|Young adults gather for the Hispanic charismatic Catholic conference in Chicago in 2009. CNS photo
With the continued growth of the Hispanic/Latino population in the United States, the Catholic Church is facing head on the challenge of not only welcoming them into American parishes, but fully integrating them in the life of the Church.
Studies have shown that Hispanics now account for more than one-third of all American Catholics, and encompass more than 50 percent of Catholics under age 25. Those numbers have continued to rise, and in years to come it is projected that Hispanics will become a large majority of the Church in the United States.
But at the same time, the number of Hispanics who identify themselves as Catholic is on the decline. A 2007 study by the Pew Forum on Religion and Public Life found that a growing number of Latinos were leaving the Church, with many gravitating toward Protestant — and particularly Evangelical — churches. Those conversions were being driven by a spiritual search and the desire for a more lively worship experience.
The U.S. bishops have responded by placing a high priority on the Church’s efforts to effectively minister to the Hispanic population. Alejandro Aguilera-Titus, director of the Office of Hispanic Affairs in the bishops’ Secretariat of Cultural Diversity in the Church, told Our Sunday Visitor that there are currently 5,000 U.S. parishes offering some form of Hispanic ministry, with efforts under way to develop culturally relevant models for greater outreach efforts, particularly to youth and young adults.
“The bishops continue to be concerned about welcoming and developing a sense of belonging among Hispanic Latinos,” Aguilera-Titus said. “We are very much of aware that even though millions are served [in parishes] across the country week after week, there are many others that we are still to reach. So it is a concern, and there is a growing response of reaching out and [making them] feel at home in the Catholic Church.”
A place of welcome
Making Hispanics feel at home in a culturally diverse environment can, however, be a significant challenge for parishes. Holy Cross Father Daniel Groody, director of the Center for Latino Spirituality and Culture at the University of Notre Dame, told Our Sunday Visitor that Latino Catholics generally desire a community that is welcoming, vibrant and accepting of their traditions.
“And when that is missing, I think people are hungry and they look elsewhere,” he said.
The value in Latino cultures placed on family and relationships carries over into their faith lives, Father Groody said, and thus in many cases they seek a parish that is more than simply a place of worship.
“They are looking for a place where they can connect with one another, and they are also looking for a place where they can bring their faith and put it into mission,” he said. “[The Church] is not just a place to fulfill an obligation, but it is a place where they participate in a celebration and find a way to interconnect.”
Not ‘one size fits all’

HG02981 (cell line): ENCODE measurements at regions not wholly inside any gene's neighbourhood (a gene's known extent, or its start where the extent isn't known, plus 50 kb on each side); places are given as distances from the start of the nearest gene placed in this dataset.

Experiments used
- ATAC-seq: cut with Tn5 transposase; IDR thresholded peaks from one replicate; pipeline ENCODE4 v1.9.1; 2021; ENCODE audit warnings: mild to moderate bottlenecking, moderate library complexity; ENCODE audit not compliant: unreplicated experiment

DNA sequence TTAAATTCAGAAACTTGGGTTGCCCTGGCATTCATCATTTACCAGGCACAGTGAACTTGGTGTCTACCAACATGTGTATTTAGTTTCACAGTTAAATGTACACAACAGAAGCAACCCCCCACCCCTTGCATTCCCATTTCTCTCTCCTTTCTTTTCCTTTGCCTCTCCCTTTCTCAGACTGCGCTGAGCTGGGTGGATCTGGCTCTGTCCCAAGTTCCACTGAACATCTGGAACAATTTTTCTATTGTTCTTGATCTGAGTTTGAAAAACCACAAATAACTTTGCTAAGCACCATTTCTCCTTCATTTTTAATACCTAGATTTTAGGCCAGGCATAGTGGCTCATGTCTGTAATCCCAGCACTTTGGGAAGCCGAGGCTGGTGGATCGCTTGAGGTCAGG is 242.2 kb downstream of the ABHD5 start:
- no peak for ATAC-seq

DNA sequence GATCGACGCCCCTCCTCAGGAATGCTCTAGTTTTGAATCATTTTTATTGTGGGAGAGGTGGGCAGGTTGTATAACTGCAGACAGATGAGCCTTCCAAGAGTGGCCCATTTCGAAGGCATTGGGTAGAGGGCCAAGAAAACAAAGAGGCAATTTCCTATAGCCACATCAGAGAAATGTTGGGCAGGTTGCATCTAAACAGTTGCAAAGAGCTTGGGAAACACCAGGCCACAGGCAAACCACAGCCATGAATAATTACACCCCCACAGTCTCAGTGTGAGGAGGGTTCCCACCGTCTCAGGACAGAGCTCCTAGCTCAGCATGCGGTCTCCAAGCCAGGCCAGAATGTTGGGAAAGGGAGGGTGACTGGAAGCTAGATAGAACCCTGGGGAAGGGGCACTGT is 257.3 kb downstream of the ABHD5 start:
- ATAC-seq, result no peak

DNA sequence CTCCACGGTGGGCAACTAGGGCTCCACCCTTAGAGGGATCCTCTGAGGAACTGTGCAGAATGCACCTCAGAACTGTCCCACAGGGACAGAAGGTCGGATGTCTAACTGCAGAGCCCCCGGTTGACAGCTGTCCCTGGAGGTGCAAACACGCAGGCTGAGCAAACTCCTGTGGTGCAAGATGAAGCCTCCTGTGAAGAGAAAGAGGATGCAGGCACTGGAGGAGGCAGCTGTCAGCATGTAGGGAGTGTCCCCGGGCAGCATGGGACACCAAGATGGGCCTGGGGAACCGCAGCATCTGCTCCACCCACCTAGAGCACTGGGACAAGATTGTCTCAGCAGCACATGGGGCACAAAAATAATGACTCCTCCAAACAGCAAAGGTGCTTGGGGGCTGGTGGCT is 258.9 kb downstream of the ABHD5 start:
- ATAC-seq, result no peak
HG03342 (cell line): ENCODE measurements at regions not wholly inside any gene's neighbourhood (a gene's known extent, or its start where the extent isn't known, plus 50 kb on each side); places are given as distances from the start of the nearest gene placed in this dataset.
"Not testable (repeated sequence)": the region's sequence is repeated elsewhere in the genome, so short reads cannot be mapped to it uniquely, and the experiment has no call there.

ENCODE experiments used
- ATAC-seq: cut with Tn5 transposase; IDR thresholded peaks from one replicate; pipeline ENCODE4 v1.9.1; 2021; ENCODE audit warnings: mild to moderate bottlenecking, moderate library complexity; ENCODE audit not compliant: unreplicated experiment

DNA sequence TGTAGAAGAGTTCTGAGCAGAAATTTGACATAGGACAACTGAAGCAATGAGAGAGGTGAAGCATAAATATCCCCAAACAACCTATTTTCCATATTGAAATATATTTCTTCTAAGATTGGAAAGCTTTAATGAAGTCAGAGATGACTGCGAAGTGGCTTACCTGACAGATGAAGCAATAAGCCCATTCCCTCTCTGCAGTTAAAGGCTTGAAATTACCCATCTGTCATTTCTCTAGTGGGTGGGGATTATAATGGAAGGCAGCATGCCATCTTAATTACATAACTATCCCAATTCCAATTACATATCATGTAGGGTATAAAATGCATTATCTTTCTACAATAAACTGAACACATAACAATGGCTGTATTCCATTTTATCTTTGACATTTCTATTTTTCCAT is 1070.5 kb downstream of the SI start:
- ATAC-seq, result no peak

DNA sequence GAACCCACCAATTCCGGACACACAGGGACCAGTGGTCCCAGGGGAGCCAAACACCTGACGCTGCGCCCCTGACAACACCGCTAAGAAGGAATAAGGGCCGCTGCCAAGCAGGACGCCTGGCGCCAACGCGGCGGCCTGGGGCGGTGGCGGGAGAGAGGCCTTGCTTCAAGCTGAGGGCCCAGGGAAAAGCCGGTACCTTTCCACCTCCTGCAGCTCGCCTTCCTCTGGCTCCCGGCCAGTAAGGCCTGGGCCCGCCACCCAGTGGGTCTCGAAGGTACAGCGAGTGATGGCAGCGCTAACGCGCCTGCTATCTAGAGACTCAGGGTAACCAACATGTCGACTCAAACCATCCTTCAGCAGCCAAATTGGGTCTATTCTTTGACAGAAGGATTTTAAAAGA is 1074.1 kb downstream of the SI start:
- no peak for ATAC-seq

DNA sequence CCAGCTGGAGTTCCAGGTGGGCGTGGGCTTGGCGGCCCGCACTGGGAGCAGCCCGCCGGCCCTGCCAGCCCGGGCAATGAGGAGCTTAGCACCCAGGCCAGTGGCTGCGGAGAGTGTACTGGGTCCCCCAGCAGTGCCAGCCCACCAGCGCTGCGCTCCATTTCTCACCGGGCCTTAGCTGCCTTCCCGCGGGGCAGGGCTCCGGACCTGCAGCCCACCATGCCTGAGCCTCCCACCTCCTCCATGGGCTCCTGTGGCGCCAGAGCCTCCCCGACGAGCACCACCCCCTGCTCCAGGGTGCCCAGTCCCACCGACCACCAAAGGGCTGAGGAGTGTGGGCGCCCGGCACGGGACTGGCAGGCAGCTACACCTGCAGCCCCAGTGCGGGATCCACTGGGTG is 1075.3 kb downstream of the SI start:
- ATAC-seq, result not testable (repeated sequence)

Developing ministries to reach younger generations of Hispanics can be a more complex challenge. Key differences among Hispanic youth and young adults translate to a broad spectrum of needs that cannot be satisfied by a “one size fits all” approach.
The California-based Instituto Fe y Vida (Institute for Faith and Life), which develops formation and evangelization materials aimed at Hispanic youth and young adults, has identified four distinct groups based on socioeconomic status, language preferences and family history. Carmen Maria Cervantes, executive director of Fe y Vida, said that understanding how these groups differ is crucial in meeting their needs.
The most disenfranchised of these groups, she said, are known as “identity seekers” — mostly bilingual teenagers who have an interest in connecting with God and peers, yet they often have difficulty finding a place within the Church and thus may drift to other faiths or away from religion entirely.
“This is a group that is abandoned,” said Cervantes. “They have a lot of desire to find God in their life, they pray on their own, but this is a group that goes less frequently to youth groups and to retreats. It is really sad, because they have been very misunderstood.”
To meet the needs of these and other young Hispanics, Cervantes said parishes must develop various small communities. “Different small faith communities can center on how to teach the Gospel and how to teach them to really reflect on the work of God from their own lived reality,” she added.
With the help of groups like Fe y Vida, Aguilera-Titus said that the Church is continually improving its ministry to Latinos. Lay apostolic movements within the Church, such as Cursillo and Charismatic Renewal, are helping to satisfy some of the needs that Hispanics may otherwise look to evangelical churches to fill, and training is being provided to help parish ministers take a more nuanced approach in reaching out to Hispanic populations.
“We are framing this in the context how the new evangelization really invites us to be missionaries to these groups instead of just expecting them to show up and participate,” he said.
Father Groody said the most successful approach is one that takes into account the full sacramental life of Hispanic Catholics.
“Part of that task of evangelization involves the development of the whole person,” he said. “It is looking especially at Latinos where they are oppressed, where they are marginalized, where they are undocumented, and being responsive to the struggles, the sufferings, the pains, the anxieties, and really being with them and accompanying them.
“I think that is a very important task of evangelization, and the Church is really doing that. … It should increasingly be part of the pastoral attention of every diocese to really do that kind of outreach.”
Scott Alessi writes from Illinois.